2- Within the Quranic story of Moses: "Then, when he reached it, he was called: “Blessed is He who is within the fire, and He who is around it, and glorified be God, Lord of the Worlds." (27:8).

The term (hawl) or "around" refers here to the courtiers or retinue members of Moses Pharaoh:

1- "He said to those around him, “Do you not hear?”" (26:25).

2- "He said to the retinue members around him, “This is a knowledgeable magician." (26:34).

This is about disbelievers/sinners and devils around Hell on the Last Day: "By your Lord, We will round them up, and the devils, then We will bring them around Hell, on their knees." (19:68)

This is about the angels who implore the Lord God to forgive believers on earth: "Those who carry the Throne, and those around it, glorify their Lord with praise, and believe in Him, and ask for forgiveness for those who believe..." (40:7). This is about angels on the Last Day: "And you will see the angels hovering around the Throne, glorifying their Lord with praise. And it will be judged between them equitably, and it will be said, “Praise be to God, Lord of the Worlds.”" (39:75).


Thirdly: the term (hal) means to separate between two items by placing a barrier:

1- This is within the Quranic story of Noah and his disbelieving son: "He said, “I will take refuge on a mountain—it will protect me from the water.” He said, “There is no protection from God’s decree today, except for him on whom He has mercy.” And the waves separated them, and he was among the drowned." (11:43).

2- "A barrier will be placed between them and what they desire, as was done formerly with their counterparts. They were in disturbing doubt." (34:54).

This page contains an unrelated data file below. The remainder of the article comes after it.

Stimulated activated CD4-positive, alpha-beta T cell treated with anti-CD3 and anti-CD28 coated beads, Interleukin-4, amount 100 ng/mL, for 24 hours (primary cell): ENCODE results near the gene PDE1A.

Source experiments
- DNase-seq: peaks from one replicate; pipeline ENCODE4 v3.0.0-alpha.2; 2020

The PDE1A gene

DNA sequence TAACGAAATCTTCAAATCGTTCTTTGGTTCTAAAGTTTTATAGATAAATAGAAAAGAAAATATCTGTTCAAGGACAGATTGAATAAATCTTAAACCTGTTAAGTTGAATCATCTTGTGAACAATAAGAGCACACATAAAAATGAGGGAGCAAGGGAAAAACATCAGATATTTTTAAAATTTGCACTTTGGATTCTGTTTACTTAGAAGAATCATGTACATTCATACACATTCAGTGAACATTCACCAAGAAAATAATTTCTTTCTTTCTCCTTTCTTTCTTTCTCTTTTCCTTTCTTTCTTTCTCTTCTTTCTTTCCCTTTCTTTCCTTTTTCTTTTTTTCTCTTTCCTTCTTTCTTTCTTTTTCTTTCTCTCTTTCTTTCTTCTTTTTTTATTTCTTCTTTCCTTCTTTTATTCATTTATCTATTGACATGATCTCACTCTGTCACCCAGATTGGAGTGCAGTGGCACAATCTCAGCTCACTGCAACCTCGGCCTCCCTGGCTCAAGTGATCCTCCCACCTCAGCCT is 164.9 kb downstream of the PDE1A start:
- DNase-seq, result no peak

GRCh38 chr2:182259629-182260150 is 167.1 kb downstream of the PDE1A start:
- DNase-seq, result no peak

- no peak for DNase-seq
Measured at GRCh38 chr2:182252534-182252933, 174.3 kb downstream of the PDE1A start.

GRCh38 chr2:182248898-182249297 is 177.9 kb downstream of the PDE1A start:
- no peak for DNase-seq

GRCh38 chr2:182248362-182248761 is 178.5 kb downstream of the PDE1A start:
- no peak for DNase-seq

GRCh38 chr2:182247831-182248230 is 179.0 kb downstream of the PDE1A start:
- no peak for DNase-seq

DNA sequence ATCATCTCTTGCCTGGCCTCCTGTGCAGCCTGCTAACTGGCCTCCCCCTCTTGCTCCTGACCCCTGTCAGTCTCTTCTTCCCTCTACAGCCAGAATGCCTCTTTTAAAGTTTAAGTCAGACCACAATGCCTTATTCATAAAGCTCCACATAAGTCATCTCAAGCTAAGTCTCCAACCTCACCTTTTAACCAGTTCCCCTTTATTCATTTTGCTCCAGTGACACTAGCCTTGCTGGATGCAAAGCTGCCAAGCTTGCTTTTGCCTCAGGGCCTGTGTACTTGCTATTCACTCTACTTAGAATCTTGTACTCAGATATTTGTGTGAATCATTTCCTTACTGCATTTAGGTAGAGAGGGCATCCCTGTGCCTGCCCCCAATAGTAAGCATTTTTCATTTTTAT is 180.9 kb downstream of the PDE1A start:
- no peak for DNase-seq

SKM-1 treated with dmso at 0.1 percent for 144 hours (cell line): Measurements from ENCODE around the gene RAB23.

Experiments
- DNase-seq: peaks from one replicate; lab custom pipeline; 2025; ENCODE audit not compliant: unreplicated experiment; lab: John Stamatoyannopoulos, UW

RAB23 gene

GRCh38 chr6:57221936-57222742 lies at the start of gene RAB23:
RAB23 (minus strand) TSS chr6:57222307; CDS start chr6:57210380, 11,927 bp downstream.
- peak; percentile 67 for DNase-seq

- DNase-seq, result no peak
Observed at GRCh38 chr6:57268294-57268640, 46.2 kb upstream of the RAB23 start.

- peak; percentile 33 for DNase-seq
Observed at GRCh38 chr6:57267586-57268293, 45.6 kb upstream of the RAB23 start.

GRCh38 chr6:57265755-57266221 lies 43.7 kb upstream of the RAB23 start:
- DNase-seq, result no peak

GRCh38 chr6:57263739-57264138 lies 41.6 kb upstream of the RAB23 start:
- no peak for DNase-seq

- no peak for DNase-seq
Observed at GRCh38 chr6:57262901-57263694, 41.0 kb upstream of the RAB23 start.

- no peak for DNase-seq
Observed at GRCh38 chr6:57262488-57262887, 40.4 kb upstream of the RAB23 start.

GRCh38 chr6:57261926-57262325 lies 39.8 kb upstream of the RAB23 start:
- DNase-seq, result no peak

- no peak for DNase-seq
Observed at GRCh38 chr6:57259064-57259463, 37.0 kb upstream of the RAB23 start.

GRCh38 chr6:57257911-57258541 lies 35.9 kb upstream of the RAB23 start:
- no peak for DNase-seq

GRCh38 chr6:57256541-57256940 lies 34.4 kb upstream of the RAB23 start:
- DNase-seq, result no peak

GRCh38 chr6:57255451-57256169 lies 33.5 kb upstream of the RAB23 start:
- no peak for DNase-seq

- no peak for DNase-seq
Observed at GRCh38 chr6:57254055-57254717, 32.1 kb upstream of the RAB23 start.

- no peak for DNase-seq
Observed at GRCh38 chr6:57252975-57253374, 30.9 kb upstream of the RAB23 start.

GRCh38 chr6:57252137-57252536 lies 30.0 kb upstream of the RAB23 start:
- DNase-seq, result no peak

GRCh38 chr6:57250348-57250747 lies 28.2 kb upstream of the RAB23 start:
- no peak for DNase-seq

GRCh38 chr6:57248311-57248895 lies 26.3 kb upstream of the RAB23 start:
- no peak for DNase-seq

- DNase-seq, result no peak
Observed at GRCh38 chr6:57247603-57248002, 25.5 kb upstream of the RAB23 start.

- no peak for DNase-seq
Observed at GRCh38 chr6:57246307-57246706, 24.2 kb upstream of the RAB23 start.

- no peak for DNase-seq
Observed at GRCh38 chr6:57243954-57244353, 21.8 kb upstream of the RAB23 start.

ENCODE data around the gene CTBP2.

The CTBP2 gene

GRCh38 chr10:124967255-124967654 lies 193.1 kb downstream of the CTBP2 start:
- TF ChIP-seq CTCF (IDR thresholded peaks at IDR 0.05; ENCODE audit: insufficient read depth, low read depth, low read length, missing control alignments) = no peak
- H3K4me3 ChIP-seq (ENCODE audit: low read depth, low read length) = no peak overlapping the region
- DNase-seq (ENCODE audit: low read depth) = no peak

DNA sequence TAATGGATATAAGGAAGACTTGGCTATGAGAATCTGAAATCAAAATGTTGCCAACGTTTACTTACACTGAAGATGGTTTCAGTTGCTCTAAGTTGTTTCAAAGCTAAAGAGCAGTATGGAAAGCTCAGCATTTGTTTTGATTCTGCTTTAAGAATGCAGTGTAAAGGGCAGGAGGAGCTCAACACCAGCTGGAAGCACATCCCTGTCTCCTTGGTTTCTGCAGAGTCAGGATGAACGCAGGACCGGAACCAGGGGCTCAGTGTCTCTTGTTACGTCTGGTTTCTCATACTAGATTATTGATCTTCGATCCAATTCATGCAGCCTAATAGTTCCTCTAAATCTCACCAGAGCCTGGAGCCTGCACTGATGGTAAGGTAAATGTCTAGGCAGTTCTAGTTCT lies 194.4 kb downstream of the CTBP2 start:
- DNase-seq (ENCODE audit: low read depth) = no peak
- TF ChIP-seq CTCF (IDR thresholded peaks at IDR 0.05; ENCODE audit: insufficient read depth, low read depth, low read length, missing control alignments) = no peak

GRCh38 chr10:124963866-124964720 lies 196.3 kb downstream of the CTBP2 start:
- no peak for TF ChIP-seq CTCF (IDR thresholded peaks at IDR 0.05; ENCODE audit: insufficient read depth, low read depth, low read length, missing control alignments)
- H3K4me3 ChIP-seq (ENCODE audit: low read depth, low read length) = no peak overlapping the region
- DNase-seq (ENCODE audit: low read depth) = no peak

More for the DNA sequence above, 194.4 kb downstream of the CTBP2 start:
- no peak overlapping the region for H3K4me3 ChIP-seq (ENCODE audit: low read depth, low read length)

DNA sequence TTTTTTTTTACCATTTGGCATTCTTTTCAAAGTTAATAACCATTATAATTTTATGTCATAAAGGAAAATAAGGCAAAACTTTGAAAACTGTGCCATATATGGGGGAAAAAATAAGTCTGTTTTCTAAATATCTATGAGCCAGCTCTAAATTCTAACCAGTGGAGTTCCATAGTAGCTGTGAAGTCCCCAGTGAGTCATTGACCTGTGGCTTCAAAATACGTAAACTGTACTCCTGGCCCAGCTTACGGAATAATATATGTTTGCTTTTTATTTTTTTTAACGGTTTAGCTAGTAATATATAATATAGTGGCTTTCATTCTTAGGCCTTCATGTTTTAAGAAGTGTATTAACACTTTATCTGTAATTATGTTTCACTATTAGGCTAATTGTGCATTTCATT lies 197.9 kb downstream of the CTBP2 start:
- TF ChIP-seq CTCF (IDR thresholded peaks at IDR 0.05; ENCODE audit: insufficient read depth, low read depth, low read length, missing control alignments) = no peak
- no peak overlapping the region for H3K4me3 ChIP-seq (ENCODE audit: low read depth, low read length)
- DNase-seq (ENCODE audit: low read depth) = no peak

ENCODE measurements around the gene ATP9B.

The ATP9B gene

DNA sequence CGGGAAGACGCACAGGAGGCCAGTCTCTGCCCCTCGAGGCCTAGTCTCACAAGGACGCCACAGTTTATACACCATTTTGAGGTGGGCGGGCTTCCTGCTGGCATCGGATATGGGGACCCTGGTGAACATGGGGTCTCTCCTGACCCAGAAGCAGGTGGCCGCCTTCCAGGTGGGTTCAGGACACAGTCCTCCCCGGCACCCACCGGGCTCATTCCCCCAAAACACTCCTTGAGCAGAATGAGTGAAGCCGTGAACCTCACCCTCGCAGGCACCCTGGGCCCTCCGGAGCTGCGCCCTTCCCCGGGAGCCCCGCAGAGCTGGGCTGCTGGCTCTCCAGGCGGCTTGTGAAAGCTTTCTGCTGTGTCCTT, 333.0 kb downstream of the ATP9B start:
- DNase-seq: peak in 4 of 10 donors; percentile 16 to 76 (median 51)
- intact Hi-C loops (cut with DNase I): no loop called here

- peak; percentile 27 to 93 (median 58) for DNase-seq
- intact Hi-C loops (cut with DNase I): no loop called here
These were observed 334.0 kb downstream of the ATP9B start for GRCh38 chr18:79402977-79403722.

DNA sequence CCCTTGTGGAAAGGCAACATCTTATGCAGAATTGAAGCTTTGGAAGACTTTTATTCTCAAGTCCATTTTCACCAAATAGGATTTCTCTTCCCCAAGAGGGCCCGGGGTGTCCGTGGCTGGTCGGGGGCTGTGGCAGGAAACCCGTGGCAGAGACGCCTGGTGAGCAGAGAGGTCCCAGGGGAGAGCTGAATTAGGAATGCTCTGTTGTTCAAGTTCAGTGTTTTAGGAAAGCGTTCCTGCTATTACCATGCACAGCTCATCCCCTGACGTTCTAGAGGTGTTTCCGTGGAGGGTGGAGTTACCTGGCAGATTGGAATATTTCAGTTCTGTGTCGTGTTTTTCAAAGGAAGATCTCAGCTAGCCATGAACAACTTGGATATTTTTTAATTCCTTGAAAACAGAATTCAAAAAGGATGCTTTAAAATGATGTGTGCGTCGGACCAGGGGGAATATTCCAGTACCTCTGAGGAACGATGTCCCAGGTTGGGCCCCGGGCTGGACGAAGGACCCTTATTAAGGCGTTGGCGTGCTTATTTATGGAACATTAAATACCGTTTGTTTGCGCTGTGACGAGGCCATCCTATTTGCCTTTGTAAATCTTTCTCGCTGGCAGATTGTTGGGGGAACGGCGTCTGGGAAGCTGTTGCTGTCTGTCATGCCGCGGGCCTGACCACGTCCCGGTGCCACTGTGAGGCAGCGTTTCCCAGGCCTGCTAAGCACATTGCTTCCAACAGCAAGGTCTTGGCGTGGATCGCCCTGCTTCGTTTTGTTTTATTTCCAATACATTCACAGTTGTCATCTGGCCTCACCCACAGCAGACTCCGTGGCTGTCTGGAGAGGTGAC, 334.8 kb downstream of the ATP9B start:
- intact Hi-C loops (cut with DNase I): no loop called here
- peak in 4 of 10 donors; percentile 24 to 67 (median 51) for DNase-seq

3- "O you who believe! Respond to God and to the Messenger when He calls you to what will revive you. And know that God separates between a man and his heart, and that to Him you will be gathered." (8:24); the Sunnite faulty understanding of 824 includes assuming that the word (heart) refers to the bodily organ; the Quranic term (heart) is synonymous with (soul) which controls the human body; the real human being is the soul and not the body of clay it wears; more details about this topic are found in our book titled "Each Human Soul Has Two Bodies". Souls are the real persons judged on the Last Day. The Lord God says the following in the Quran: "Every soul is hostage to what it has earned." (74:38); "  Those who believed, and their offspring followed them in faith - We will unite them with their offspring, and We will not deprive them of any of their works. Every person is hostage to what he has earned." (52:21).


Fourthly: the term (hawl) referring to change, transfer, or transition:

 The dwellers of Paradise will never desire an alternative to it nor will they seek to be transferred away from it: "As for those who believe and do righteous deeds, they will have the Gardens of Paradise for hospitality. Abiding therein forever, without desiring any change therefrom." (18:107-108).


Lastly: the term (hawl) referring to might or strength:

 The Almighty, Omnipotent Lord God is severe in punishment: "The thunder praises His glory, and so do the angels, in awe of Him. And He sends the thunderbolts, striking with them whomever He wills. Yet they argue about God, while He is Tremendous in might." (13:13).